Affiliations: 1Univ. Paris-Sud, Orsay, 2ICRR, University of Tokyo, 3Universite Libre de Bruxelles

Ultra-high energy cosmic rays (UHECRs) are particles, likely protons and/or nuclei, with energies up to $10^{20}$ eV that are observed through the giant air showers they produce in the atmosphere. These particles carry the information on the most extreme phenomena in the Universe. At these energies, even charged particles could be magnetically rigid enough to keep track of, or even point directly to, the original positions of their sources on the sky. Read More


We propose to use degree-scale angular clustering of fast radio bursts (FRBs) to identify their origin and the host galaxy population. We study the information content in auto-correlation of the angular positions and dispersion measures (DM) and in cross-correlation with galaxies. We show that the cross-correlation with Sloan Digital Sky Survey (SDSS) galaxies will place stringent constraints on the mean physical quantities associated with FRBs. Read More


The third Fermi Large Area Telescope (LAT) $\gamma$-ray source catalog (3FGL) contains over 1000 objects for which there is no known counterpart at other wavelengths. The physical origin of the $\gamma$-ray emission of those objects is unknown. Such objects are commonly referred to as unassociated and mostly do not exhibit significant $\gamma$-ray flux variability. Read More


The discovery of gravitational waves by the international collaboration LIGO (Laser Interferometer Gravitational-Wave Observatory)/Virgo on the one hand is a triumphant confirmation of the general theory of relativity, and on the other confirms the general fundamental ideas on the nuclear evolution of baryon matter in the Universe concentrated in binary stars. LIGO/Virgo may turn out to be the first experiment in the history of physics to detect two physical entities, gravitational waves and black holes Read More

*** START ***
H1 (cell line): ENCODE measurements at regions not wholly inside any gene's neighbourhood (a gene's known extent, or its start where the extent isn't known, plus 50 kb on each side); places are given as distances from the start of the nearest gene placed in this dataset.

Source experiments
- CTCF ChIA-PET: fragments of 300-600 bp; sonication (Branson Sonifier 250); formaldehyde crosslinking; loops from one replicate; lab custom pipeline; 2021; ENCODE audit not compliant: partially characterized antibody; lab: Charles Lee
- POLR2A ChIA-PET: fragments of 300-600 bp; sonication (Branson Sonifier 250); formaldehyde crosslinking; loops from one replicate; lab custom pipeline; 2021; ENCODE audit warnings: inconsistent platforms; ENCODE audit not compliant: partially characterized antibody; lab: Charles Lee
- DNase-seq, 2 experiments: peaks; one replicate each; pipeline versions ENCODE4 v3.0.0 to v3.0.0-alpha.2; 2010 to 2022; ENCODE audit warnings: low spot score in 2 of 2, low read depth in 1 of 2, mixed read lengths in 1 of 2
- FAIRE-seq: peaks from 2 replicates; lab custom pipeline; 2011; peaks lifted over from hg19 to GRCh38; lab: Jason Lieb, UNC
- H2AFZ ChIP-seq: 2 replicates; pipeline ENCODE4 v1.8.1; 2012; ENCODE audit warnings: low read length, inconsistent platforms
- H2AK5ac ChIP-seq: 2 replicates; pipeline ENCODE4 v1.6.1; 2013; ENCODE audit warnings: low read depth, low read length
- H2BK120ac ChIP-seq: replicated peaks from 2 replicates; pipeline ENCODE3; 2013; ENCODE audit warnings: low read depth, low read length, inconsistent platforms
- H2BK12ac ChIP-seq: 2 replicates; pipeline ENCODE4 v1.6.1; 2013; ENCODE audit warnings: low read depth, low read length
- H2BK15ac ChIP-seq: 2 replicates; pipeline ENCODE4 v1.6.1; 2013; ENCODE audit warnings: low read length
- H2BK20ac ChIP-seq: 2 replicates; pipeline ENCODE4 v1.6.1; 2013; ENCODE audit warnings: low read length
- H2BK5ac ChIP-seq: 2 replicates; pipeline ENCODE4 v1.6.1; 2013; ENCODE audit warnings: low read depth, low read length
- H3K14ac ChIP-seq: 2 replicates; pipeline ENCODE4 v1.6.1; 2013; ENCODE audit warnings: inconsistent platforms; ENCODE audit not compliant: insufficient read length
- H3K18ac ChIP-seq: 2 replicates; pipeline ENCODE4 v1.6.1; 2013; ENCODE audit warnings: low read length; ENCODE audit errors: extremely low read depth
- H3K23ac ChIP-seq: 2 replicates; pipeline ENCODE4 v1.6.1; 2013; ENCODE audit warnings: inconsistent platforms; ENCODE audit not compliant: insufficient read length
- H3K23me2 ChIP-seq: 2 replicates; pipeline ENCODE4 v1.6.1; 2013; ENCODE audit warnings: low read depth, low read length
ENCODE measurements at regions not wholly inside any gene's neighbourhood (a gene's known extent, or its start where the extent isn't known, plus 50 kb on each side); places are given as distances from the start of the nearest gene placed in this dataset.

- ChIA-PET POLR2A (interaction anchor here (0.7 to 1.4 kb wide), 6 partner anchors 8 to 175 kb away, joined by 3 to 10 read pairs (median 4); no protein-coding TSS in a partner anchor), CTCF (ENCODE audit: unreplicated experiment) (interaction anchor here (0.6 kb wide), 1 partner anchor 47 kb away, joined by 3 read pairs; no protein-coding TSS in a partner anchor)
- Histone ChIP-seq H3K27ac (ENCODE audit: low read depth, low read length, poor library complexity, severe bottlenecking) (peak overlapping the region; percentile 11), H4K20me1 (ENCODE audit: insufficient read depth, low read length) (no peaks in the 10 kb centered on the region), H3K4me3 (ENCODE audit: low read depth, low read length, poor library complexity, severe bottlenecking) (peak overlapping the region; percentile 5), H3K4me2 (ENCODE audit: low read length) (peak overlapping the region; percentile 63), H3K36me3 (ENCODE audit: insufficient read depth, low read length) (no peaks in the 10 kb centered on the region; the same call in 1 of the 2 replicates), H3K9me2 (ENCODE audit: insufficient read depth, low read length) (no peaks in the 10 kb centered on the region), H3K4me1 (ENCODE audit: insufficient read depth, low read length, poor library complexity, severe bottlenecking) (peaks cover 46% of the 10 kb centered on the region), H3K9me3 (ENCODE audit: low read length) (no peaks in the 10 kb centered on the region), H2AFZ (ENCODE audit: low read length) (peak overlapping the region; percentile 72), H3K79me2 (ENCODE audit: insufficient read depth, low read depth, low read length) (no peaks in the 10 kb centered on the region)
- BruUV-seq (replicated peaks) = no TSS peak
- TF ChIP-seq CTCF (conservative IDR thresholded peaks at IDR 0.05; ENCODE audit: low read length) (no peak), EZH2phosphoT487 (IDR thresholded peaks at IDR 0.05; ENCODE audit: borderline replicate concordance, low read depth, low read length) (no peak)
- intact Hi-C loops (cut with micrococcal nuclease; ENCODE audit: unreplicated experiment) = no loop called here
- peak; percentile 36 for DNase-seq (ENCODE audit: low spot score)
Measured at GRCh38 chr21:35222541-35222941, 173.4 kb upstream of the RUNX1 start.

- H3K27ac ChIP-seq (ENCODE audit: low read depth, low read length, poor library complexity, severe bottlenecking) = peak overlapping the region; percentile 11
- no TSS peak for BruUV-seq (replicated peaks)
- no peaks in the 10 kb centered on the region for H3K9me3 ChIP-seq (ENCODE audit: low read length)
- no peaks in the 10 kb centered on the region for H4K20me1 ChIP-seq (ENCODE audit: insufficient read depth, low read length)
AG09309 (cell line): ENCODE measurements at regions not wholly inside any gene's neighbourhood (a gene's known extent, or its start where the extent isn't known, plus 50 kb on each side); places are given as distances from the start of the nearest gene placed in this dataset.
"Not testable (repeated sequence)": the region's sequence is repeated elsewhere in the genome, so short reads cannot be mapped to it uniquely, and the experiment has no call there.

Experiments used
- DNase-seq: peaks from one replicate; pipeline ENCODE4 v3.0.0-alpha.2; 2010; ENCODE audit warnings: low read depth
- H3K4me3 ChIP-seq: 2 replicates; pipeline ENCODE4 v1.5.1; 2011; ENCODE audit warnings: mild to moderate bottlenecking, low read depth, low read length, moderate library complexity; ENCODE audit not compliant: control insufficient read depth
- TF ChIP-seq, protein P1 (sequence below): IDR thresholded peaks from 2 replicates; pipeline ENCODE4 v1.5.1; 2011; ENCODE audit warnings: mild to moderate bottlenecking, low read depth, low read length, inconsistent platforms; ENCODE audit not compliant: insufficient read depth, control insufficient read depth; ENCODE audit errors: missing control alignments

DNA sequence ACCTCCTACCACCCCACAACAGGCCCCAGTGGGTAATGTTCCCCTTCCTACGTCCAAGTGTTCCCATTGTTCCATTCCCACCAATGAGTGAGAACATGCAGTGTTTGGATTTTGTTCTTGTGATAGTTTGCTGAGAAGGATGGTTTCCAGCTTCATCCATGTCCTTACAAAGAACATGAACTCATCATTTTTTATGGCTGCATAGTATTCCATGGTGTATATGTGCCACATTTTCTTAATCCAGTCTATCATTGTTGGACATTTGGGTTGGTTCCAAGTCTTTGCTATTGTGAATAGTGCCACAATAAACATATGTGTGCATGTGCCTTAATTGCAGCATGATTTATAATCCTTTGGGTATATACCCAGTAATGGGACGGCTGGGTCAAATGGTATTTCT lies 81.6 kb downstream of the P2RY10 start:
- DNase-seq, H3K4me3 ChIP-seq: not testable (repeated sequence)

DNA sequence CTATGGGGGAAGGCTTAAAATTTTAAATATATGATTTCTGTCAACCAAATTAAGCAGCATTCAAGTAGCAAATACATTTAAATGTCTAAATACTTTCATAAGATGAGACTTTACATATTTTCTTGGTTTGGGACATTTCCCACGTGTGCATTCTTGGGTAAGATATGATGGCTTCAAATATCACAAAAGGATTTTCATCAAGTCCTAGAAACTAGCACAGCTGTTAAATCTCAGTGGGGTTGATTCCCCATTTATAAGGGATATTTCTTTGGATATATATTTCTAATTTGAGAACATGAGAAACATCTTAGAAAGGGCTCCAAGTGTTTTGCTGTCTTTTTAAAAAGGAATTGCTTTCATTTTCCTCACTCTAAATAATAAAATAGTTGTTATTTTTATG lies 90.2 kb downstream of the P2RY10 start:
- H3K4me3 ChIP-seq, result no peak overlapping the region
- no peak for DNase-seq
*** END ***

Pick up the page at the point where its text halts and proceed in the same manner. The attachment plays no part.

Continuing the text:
Ten weeks' daily imaging of the giant elliptical galaxy M87 with the Hubble Space Telescope has yielded 41 nova light curves of unprecedented quality for extragalactic cataclysmic variables. We have recently used these light curves to demonstrate that the observational scatter in the so-called Maximum-Magnitude Rate of Decline (MMRD) relation for classical novae is so large as to render the nova-MMRD useless as a standard candle. Here we demonstrate that the Buscombe - de Vaucouleurs hypothesis, that all novae converge to nearly the same absolute magnitude about two weeks after maximum light, is strongly supported by our M87 nova data. Read More


Ultra-high-energy cosmic rays (UHECRs) can be accelerated by tidal disruption events of stars by black holes. Encounters between white dwarfs with intermediate-mass black holes (IMBHs) provide a natural environment for acceleration, as tidal forces can ignite nuclear burn and lead to a supernova explosion. The numbers of IMBHs may be substantially augmented once account is taken of their likely presence in dwarf galaxies. Read More